Tomorrow is Free Comic Book Day!  In case you’re unfamiliar with the concept, on the first Saturday of May, participating comic shops give away free pre-selected comics to any and all visitors!  You can find your local participating comic shop using FCBD’s store locator.

Free Comic Book Day 2013

To prepare, here is a list of the free comics that’ll be available, ranging from DC to D&Q, brand new to classic reprints, mainstream to independent, all-ages to mature, not to mention lots of TV, cartoon, and video game tie-ins.

I’m personally intrigued by Drawn & Quarterly‘s offering, an excerpt from their forthcoming Gilbert Hernandez semi-autobiographical comic, Marble Season (planning ahead, Gilbert will be at Housing Works in NYC on April 16th to promote its release!).  Also, FCBD is probably as good a time as any to try out Hindu comics, even if Liquid ComicsRamayan Reloaded is written by American Ron Marz

Plenty of good stuff to get (for free), so check out their offerings and find your favorites…

PS: This is my 200th post.  Go me!

Occupy San Diego Opera

San Diego Opera poster by R. Black

R. Black‘s posters for San Diego Opera‘s 2013 season

Sorta late on the bandwagon, but I’m loving San Diego Opera‘s posters for their 2013 season, created by a graphic artist more commonly associated with grassroots protest movements, R. Black.  An outside-the-box collaboration that proved fruitful!  There’s even a tenuous comics connection, since Dark Horse published a book of his work!

Back to the opera, SDO doesn’t seem to be the most adventurous house as a whole, but they did present two pretty unique operas this season…  One was Ildebrando Pizzetti‘s rarely heard 1958 Assassinio nella Cattedrale, based on T.S. Eliot‘s play on the 1170 assassination of Thomas Becket (aw yeah, medieval English history through an operatic Italian lens!).  The other was the world’s first mariachi opera, Cruzar la Cara de la Luna by José Pepe Martínez, director of Mariachi Vargas since 1975.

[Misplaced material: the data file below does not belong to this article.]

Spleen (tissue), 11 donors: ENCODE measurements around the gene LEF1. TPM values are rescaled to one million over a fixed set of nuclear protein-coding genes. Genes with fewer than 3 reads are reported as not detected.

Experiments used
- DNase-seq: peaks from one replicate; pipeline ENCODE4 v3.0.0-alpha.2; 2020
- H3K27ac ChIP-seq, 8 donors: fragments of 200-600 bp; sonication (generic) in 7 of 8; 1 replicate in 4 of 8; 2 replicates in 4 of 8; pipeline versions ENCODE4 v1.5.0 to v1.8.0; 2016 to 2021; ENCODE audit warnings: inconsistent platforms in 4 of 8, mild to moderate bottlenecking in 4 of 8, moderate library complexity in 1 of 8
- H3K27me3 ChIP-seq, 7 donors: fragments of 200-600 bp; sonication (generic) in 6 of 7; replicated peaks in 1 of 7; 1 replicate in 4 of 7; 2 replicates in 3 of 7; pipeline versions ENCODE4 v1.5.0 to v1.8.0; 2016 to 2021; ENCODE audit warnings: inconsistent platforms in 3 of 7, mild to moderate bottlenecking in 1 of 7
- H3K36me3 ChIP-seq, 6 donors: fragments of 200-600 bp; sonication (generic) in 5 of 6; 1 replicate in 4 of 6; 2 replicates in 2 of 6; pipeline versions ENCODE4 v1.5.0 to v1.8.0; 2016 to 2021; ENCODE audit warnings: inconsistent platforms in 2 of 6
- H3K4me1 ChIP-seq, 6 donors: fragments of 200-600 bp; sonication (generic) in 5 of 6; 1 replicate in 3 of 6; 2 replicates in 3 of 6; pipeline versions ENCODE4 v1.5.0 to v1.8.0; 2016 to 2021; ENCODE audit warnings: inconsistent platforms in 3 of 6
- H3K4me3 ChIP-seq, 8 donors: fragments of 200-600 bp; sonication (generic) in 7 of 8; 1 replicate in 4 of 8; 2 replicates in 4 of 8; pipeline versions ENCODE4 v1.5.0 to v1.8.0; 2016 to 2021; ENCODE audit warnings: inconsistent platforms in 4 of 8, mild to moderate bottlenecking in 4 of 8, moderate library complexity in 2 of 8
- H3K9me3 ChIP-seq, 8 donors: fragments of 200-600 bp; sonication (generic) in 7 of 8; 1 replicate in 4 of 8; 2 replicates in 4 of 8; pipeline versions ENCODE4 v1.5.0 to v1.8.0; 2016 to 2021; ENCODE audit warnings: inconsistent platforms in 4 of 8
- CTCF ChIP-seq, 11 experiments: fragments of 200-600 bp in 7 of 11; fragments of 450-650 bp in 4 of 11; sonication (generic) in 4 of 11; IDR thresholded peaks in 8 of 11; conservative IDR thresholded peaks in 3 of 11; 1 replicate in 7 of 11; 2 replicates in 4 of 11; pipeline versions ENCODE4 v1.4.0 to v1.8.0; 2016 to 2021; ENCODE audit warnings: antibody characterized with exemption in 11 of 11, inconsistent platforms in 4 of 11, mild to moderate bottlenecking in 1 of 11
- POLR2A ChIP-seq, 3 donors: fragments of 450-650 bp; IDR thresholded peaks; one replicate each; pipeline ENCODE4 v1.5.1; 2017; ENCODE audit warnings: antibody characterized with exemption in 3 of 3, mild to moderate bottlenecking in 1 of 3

R. Black's posters for San Diego Opera

Both pretty rare, highly anticipated pieces, both wellreviewed.  Despite their rarity, it’s now possible to hear them both on Spotify!  Cruzar la Cara de la Luna was recorded at its Houston Grand Opera premiere, and the Pizzetti is represented by two recordings (I’d checked before, so these are new…).

Here’s the full first act  of the 1958 premiere performance of Assassinio nella Cattedrale from Spotify:

Creole Church Chorus

Misa Criolla, Phillips record cover

Religious music and opera have an interesting relationship…  Lots of church music – oratorios, parables, etc – tells a story, so that’s enough of a link for me.  In fact, though works based on religious themes were banned from the stage in 18th century London, that didn’t stop composers like Händel from writing religious works that shared a whole lot in common with their secular work…

Masses and passions are less plotty I think, but it’s still vocal music with a communicative purpose, right?  Glimmerglass Opera will be presenting a double-bill of Passions next year, so that’s an interesting precedent…  ANYWAY, this is all a long-winded excuse for posting a wider range of religious music here on Bizarro Twins.  So here is Misa Criolla by the Argentine composer Ariel Ramírez, ’nuff said!